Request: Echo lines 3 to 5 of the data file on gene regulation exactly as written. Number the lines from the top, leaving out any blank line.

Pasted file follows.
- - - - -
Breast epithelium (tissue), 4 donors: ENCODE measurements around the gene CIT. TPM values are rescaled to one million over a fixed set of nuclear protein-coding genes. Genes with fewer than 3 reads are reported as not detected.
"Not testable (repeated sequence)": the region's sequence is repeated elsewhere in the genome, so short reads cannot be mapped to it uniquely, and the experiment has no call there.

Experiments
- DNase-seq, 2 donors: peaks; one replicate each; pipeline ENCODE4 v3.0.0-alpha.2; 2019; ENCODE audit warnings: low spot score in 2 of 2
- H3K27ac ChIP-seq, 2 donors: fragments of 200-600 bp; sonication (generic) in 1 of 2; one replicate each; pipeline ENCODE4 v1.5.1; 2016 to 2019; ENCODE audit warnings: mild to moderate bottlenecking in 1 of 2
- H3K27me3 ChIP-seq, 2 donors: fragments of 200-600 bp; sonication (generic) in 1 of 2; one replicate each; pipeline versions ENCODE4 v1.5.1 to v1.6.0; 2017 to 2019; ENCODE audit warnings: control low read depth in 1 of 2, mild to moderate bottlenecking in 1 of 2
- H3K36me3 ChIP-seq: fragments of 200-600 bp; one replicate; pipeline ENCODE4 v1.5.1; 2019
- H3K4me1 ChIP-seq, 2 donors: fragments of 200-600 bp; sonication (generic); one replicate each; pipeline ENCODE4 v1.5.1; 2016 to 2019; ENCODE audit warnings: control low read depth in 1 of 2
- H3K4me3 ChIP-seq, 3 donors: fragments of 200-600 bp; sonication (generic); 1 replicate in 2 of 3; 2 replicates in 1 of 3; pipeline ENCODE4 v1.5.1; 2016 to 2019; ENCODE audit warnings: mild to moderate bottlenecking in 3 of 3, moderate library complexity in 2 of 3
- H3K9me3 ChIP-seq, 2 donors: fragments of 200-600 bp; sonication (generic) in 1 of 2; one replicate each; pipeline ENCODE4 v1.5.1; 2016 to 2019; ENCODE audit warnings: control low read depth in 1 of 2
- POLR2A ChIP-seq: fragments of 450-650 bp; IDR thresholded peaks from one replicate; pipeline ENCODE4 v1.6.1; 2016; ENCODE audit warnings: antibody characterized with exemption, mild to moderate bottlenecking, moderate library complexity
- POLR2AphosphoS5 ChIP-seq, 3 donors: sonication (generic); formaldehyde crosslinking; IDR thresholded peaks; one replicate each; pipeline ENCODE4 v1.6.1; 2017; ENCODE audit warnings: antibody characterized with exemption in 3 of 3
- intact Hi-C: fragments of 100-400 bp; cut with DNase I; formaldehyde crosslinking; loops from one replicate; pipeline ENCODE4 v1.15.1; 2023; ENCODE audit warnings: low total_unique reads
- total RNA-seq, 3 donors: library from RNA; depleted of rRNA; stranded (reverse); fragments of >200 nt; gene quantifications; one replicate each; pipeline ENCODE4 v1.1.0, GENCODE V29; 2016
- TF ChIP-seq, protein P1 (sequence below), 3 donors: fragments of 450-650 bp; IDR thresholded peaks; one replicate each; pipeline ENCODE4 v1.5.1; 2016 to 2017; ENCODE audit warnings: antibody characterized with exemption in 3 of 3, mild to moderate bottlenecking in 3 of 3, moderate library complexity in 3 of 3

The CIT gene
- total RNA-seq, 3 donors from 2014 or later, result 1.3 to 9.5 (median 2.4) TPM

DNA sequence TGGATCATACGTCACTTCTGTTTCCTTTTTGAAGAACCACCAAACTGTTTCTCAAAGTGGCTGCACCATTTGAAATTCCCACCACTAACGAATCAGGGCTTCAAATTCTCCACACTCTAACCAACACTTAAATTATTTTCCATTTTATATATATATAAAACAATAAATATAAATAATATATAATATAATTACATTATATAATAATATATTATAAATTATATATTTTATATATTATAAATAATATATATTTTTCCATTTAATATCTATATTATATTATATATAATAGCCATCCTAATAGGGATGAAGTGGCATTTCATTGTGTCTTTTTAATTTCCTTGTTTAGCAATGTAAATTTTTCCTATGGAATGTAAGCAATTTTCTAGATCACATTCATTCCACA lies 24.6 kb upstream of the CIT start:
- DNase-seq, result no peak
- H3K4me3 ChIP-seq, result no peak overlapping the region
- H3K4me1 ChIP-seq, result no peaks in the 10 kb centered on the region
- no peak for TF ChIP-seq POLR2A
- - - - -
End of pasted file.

Experiments
- DNase-seq, 2 donors: peaks; one replicate each; pipeline ENCODE4 v3.0.0-alpha.2; 2019; ENCODE audit warnings: low spot score in 2 of 2
- H3K27ac ChIP-seq, 2 donors: fragments of 200-600 bp; sonication (generic) in 1 of 2; one replicate each; pipeline ENCODE4 v1.5.1; 2016 to 2019; ENCODE audit warnings: mild to moderate bottlenecking in 1 of 2